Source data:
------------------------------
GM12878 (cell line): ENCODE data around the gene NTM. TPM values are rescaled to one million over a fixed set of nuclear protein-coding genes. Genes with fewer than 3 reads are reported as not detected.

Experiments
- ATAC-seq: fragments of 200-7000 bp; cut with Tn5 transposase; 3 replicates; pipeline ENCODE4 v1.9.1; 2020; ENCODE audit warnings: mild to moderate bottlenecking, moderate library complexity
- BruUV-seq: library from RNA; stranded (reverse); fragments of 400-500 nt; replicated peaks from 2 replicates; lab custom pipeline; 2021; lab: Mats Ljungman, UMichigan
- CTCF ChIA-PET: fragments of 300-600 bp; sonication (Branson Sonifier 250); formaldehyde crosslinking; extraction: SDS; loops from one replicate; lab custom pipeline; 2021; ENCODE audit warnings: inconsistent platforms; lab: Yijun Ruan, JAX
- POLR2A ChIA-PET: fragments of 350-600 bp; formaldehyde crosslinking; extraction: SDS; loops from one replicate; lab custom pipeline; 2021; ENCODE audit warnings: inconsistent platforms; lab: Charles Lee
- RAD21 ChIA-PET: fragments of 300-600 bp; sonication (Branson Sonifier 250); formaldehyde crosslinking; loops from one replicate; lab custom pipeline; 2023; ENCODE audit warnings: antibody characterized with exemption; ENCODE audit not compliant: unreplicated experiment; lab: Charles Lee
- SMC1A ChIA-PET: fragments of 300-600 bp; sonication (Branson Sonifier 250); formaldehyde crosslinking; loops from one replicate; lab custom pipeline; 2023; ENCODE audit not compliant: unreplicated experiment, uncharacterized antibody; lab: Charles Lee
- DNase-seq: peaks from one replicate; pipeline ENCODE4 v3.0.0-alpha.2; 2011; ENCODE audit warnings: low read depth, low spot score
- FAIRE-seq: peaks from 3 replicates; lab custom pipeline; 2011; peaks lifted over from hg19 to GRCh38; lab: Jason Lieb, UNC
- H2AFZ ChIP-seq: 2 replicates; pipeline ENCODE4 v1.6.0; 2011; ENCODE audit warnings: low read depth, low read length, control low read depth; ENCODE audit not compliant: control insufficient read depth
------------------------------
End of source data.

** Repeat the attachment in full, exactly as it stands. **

GM12878 (cell line): ENCODE data around the gene NTM. TPM values are rescaled to one million over a fixed set of nuclear protein-coding genes. Genes with fewer than 3 reads are reported as not detected.

Experiments
- ATAC-seq: fragments of 200-7000 bp; cut with Tn5 transposase; 3 replicates; pipeline ENCODE4 v1.9.1; 2020; ENCODE audit warnings: mild to moderate bottlenecking, moderate library complexity
- BruUV-seq: library from RNA; stranded (reverse); fragments of 400-500 nt; replicated peaks from 2 replicates; lab custom pipeline; 2021; lab: Mats Ljungman, UMichigan
- CTCF ChIA-PET: fragments of 300-600 bp; sonication (Branson Sonifier 250); formaldehyde crosslinking; extraction: SDS; loops from one replicate; lab custom pipeline; 2021; ENCODE audit warnings: inconsistent platforms; lab: Yijun Ruan, JAX
- POLR2A ChIA-PET: fragments of 350-600 bp; formaldehyde crosslinking; extraction: SDS; loops from one replicate; lab custom pipeline; 2021; ENCODE audit warnings: inconsistent platforms; lab: Charles Lee
- RAD21 ChIA-PET: fragments of 300-600 bp; sonication (Branson Sonifier 250); formaldehyde crosslinking; loops from one replicate; lab custom pipeline; 2023; ENCODE audit warnings: antibody characterized with exemption; ENCODE audit not compliant: unreplicated experiment; lab: Charles Lee
- SMC1A ChIA-PET: fragments of 300-600 bp; sonication (Branson Sonifier 250); formaldehyde crosslinking; loops from one replicate; lab custom pipeline; 2023; ENCODE audit not compliant: unreplicated experiment, uncharacterized antibody; lab: Charles Lee
- DNase-seq: peaks from one replicate; pipeline ENCODE4 v3.0.0-alpha.2; 2011; ENCODE audit warnings: low read depth, low spot score
- FAIRE-seq: peaks from 3 replicates; lab custom pipeline; 2011; peaks lifted over from hg19 to GRCh38; lab: Jason Lieb, UNC
- H2AFZ ChIP-seq: 2 replicates; pipeline ENCODE4 v1.6.0; 2011; ENCODE audit warnings: low read depth, low read length, control low read depth; ENCODE audit not compliant: control insufficient read depth